There is always the potential of residual confounding. For example, it is plausible that infant motor development is influenced by other factors in the infant environment. We adjusted our analyses for father's social class at the time of birth in 1966. However social class was measured with a four category scale, so may not fully adjust for the range of social classes. Social class is known to be associated with motor development in childhood [31], and in this study later age at walking supported was correlated with lower father's social class category. However no associations were observed between father's social class and age at standing unaided. This may well reflect the differential effects of ‘care givers’ on different motor development milestones [29], for example the age at walking supported may well be more influenced by care giver interventions, such as assistance and encouragement, whereas the age at standing unaided may be more influenced by biological development, although the magnitude of the associations between the two measures of infant motor development and physical activity outcomes in this study were consistent.

Our study has several strengths, including the large population based sample comprising more than 95% of births within the catchment area during one full year. Further, our results were remarkably consistent both in continuous and categorical analyses regardless of which exposure variable was modelled against an outcome. These associations were also robust after adjusting for confounding factors and potential mediating variables such as birth weight and BMI at age 14 years. It is therefore unlikely our results are due to chance.

It would be useful to investigate these associations in more contemporary cohorts and within different socio-cultural settings. Future research into the associations between infant motor development and later physical activity using objective measures would be particularly useful, as this may help identify whether these associations are largely mediated by sports and leisure activities, because of aptitude and enjoyment, or whether habitual physical activity levels are altered. Lastly it would also be of benefit to investigate whether the influence of infant motor development on physical activity levels extends to long term influences on body composition, obesity and metabolic risk.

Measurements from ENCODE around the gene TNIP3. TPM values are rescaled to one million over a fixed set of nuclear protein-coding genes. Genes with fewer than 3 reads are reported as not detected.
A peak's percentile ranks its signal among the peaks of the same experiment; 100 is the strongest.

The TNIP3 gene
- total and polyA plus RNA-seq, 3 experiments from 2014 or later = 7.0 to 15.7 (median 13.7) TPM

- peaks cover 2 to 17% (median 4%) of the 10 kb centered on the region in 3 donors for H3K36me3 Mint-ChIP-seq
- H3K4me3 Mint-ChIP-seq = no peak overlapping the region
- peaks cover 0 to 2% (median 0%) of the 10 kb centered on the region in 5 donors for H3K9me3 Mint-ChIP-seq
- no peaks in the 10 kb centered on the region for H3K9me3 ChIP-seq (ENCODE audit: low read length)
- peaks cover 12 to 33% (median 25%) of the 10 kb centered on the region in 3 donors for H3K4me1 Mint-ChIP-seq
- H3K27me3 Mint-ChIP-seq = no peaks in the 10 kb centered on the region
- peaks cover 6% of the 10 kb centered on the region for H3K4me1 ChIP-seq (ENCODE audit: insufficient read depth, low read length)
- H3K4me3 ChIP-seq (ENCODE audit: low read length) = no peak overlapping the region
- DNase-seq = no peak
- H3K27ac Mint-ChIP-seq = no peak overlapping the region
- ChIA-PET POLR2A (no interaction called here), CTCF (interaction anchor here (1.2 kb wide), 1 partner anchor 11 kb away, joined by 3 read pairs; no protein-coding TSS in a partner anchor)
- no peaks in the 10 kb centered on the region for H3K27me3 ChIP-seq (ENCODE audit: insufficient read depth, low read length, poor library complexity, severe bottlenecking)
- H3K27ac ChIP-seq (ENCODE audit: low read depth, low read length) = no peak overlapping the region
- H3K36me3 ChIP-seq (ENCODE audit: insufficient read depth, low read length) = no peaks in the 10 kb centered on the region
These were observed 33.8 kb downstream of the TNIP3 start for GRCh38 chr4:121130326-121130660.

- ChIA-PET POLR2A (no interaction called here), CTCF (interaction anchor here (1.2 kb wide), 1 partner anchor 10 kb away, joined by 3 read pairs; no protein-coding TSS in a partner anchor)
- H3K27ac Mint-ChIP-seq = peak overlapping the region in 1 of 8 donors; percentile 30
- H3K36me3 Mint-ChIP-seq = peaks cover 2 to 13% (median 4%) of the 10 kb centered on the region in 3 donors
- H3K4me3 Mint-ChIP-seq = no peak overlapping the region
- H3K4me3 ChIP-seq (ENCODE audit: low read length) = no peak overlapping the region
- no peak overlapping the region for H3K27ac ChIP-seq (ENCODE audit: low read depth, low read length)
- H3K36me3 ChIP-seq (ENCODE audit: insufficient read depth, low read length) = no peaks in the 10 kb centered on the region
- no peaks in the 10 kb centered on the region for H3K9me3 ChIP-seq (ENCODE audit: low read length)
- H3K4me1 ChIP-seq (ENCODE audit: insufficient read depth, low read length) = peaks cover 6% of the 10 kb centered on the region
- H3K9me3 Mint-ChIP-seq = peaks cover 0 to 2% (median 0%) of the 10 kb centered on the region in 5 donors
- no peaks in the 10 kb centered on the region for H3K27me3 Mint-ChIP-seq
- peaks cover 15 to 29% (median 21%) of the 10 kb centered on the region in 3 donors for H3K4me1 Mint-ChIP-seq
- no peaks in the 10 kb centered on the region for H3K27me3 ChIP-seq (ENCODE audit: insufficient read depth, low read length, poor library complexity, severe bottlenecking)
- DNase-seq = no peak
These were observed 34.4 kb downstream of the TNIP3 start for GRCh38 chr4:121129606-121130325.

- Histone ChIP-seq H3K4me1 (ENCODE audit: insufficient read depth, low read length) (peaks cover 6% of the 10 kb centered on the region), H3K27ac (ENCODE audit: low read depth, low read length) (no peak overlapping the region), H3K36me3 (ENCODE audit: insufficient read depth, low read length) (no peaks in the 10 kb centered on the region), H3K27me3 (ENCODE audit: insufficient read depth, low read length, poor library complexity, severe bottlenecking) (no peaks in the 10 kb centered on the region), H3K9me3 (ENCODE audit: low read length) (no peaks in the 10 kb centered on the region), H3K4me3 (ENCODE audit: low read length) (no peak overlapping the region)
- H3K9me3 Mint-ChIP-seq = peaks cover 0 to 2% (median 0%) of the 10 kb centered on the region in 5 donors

Our results clearly suggest that infant motor development predicts higher sport participation. Earlier work in this cohort identified that participation in sports, at least once a week for girls and twice a week for boys at age 14 years, was associated with higher levels of physical activity at age 31 years [19]. Taken together, identifying children with slower infant motor development might help target interventions to improve motor skills with the aim of improving sports participation and overall physical activity levels later in life.

Author Contributions

Analyzed the data: CLR KKO UE. Wrote the paper: CLR. Interpretation of data: KKO UE. Responsible for data collection and study design, critical input on all versions and approval of final version of the manuscript: TT MRJ. Statistics: SS.